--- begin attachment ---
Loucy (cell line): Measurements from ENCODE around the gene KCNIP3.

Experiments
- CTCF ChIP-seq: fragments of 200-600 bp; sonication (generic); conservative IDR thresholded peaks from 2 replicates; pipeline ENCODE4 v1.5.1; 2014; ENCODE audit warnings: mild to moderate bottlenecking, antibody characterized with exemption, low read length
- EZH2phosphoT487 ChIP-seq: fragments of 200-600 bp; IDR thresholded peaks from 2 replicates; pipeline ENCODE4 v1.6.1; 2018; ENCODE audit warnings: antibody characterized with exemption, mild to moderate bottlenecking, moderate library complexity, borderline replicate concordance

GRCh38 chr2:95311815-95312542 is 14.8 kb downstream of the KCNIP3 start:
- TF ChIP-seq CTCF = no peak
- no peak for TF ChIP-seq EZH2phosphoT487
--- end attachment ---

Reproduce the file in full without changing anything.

Loucy (cell line): Measurements from ENCODE around the gene KCNIP3.

Experiments
- CTCF ChIP-seq: fragments of 200-600 bp; sonication (generic); conservative IDR thresholded peaks from 2 replicates; pipeline ENCODE4 v1.5.1; 2014; ENCODE audit warnings: mild to moderate bottlenecking, antibody characterized with exemption, low read length
- EZH2phosphoT487 ChIP-seq: fragments of 200-600 bp; IDR thresholded peaks from 2 replicates; pipeline ENCODE4 v1.6.1; 2018; ENCODE audit warnings: antibody characterized with exemption, mild to moderate bottlenecking, moderate library complexity, borderline replicate concordance

GRCh38 chr2:95311815-95312542 is 14.8 kb downstream of the KCNIP3 start:
- TF ChIP-seq CTCF = no peak
- no peak for TF ChIP-seq EZH2phosphoT487